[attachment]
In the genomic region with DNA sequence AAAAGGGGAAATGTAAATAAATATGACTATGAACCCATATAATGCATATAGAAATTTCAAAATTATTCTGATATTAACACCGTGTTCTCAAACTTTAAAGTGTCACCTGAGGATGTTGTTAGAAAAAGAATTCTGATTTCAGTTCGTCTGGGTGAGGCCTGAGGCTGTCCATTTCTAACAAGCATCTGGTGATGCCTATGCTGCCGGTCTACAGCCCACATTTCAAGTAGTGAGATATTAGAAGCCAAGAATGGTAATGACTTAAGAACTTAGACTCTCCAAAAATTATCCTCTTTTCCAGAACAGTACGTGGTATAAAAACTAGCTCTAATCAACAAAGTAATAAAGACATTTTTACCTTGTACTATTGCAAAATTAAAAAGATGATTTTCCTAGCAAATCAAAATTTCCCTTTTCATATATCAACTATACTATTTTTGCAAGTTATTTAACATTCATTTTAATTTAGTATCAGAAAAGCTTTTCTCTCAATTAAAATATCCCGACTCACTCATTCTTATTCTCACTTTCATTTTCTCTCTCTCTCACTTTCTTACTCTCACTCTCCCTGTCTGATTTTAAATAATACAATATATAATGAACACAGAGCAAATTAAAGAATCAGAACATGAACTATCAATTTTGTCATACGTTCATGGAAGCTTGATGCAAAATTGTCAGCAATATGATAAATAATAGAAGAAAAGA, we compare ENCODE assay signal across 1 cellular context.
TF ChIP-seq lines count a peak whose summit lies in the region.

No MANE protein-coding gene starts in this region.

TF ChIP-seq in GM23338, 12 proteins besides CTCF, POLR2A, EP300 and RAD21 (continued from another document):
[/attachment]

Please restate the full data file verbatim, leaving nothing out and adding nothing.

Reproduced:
In the genomic region with DNA sequence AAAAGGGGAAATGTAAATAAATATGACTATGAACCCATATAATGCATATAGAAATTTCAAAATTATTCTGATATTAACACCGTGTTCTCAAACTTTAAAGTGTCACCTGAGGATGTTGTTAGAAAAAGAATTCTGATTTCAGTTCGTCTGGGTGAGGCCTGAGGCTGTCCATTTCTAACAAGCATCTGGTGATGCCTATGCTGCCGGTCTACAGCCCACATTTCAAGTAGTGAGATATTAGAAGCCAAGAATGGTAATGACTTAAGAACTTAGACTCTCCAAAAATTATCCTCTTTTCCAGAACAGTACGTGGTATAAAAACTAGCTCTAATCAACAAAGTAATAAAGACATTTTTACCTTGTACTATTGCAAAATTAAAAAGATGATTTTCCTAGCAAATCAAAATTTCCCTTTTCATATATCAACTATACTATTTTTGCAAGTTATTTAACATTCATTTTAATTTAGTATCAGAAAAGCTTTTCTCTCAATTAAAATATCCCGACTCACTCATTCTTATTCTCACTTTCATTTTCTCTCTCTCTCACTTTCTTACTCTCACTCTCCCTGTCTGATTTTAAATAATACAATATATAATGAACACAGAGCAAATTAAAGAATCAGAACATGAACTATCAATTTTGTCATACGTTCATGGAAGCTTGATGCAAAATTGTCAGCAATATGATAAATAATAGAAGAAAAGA, we compare ENCODE assay signal across 1 cellular context.
TF ChIP-seq lines count a peak whose summit lies in the region.

No MANE protein-coding gene starts in this region.

TF ChIP-seq in GM23338, 12 proteins besides CTCF, POLR2A, EP300 and RAD21 (continued from another document):